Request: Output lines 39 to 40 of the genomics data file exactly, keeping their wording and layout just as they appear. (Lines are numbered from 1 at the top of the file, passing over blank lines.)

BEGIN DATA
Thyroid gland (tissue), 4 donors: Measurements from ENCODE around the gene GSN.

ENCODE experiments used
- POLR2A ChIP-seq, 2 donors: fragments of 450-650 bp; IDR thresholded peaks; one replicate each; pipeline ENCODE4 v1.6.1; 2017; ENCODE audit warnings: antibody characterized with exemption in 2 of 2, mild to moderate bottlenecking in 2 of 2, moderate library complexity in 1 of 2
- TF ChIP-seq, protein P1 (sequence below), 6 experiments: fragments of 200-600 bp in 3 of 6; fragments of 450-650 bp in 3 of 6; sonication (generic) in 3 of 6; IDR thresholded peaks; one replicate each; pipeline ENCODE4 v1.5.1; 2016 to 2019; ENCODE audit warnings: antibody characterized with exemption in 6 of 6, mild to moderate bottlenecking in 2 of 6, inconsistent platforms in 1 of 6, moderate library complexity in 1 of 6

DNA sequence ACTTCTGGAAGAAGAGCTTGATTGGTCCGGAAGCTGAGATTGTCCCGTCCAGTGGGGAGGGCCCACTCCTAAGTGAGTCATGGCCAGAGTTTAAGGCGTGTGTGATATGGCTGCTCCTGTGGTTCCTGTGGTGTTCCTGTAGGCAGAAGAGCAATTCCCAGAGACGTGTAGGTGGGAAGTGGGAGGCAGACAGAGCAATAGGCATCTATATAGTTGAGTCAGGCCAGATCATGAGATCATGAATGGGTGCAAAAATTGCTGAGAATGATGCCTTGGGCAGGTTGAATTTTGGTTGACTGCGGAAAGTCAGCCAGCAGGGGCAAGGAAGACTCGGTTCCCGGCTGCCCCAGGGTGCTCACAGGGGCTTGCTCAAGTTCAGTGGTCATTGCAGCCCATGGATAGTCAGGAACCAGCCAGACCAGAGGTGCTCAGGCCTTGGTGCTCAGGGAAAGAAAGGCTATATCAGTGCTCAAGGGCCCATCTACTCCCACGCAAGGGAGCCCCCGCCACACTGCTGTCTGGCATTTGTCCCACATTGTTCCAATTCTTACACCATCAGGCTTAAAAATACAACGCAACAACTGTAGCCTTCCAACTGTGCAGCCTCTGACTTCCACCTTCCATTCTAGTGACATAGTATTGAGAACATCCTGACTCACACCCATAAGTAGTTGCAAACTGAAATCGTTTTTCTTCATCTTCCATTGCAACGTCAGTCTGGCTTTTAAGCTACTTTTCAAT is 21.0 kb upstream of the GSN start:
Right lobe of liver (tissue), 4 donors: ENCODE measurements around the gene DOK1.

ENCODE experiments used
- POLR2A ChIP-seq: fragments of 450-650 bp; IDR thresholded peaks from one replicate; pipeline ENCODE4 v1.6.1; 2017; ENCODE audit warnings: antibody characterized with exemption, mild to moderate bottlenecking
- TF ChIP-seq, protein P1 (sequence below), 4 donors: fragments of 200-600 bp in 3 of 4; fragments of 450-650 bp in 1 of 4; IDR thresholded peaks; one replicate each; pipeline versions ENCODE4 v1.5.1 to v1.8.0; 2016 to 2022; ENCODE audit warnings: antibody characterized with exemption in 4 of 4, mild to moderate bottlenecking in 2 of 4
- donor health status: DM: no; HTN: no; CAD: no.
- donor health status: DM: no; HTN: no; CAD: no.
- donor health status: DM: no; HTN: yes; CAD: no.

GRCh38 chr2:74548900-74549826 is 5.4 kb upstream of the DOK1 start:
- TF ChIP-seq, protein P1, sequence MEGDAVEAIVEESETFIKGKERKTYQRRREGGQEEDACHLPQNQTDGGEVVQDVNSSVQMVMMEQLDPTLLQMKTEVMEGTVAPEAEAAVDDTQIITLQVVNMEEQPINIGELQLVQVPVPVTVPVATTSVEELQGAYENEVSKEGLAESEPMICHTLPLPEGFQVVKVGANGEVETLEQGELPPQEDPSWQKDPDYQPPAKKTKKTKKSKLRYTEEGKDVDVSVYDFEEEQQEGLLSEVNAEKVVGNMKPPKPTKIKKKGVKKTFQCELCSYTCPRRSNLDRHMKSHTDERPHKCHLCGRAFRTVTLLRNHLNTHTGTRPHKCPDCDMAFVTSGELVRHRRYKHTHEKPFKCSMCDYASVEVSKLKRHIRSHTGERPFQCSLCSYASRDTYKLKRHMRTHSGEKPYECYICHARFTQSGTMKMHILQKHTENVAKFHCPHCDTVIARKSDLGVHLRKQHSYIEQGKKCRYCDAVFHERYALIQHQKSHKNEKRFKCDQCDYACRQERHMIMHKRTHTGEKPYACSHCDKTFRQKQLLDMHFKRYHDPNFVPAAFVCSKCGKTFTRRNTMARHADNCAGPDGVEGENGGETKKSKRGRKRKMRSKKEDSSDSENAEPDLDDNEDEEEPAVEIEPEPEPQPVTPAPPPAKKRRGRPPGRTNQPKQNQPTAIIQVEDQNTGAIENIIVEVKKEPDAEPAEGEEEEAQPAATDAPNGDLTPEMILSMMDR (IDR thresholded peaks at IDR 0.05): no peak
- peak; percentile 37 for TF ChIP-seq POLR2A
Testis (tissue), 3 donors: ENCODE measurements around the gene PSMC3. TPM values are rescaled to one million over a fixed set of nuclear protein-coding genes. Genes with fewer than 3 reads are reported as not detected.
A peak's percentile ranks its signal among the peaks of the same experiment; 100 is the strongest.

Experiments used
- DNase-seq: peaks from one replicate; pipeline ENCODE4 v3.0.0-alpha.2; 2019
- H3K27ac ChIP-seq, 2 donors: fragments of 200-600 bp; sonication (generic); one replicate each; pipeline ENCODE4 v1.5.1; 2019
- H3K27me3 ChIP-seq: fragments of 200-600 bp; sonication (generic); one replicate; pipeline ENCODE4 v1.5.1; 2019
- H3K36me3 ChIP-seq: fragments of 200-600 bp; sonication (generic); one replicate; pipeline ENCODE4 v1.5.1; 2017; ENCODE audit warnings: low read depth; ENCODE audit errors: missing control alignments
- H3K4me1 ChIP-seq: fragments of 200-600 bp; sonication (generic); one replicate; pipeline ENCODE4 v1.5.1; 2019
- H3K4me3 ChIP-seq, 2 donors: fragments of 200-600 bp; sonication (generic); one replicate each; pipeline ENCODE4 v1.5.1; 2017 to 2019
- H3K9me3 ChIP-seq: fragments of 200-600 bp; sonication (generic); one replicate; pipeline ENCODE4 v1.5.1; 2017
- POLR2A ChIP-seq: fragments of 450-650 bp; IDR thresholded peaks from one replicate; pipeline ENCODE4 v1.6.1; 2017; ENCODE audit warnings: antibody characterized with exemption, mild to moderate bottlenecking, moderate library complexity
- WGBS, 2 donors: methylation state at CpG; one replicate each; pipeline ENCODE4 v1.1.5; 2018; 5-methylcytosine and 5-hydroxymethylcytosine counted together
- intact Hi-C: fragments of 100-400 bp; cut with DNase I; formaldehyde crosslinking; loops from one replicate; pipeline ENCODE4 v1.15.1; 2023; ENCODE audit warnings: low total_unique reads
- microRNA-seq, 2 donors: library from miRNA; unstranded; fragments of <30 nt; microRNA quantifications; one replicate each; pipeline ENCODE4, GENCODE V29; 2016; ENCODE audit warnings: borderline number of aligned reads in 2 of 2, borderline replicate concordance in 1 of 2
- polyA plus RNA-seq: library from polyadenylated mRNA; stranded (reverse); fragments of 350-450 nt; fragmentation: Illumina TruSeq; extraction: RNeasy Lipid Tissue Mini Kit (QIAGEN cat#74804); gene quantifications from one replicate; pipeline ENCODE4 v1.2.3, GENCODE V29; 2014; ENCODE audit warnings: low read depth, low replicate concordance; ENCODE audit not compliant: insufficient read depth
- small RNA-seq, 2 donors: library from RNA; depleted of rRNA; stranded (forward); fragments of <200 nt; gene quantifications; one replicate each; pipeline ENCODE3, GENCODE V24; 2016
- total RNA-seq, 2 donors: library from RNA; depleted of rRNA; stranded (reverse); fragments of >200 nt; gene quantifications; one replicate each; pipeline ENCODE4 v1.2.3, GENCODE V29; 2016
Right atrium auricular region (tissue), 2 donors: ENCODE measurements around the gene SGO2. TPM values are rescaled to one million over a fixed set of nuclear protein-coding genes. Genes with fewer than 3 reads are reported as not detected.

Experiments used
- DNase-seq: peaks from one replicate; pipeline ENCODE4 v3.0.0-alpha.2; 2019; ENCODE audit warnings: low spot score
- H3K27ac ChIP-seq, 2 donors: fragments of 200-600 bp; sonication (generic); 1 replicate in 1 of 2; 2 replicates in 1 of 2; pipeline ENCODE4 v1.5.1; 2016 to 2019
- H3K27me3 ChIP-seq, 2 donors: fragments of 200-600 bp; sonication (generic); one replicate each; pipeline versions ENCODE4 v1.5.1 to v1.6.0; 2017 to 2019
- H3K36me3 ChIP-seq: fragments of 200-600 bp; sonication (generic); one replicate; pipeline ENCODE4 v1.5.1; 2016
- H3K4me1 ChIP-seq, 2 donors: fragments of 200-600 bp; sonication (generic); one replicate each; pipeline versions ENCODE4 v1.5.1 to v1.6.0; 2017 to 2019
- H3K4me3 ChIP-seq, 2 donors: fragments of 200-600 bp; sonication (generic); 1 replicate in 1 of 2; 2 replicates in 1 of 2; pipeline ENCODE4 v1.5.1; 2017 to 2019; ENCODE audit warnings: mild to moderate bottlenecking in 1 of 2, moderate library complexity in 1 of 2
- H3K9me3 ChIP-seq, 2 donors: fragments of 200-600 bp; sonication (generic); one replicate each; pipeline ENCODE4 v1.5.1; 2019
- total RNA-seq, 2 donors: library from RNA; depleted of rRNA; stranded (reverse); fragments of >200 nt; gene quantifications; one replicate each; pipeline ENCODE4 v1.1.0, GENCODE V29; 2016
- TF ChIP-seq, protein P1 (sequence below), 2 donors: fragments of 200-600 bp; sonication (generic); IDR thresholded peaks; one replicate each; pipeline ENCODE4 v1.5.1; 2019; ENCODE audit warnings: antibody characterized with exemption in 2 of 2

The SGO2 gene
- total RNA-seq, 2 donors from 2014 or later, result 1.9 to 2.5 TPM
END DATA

- H3K4me1 ChIP-seq, 2 donors: fragments of 200-600 bp; sonication (generic); one replicate each; pipeline versions ENCODE4 v1.5.1 to v1.6.0; 2017 to 2019
- H3K4me3 ChIP-seq, 2 donors: fragments of 200-600 bp; sonication (generic); 1 replicate in 1 of 2; 2 replicates in 1 of 2; pipeline ENCODE4 v1.5.1; 2017 to 2019; ENCODE audit warnings: mild to moderate bottlenecking in 1 of 2, moderate library complexity in 1 of 2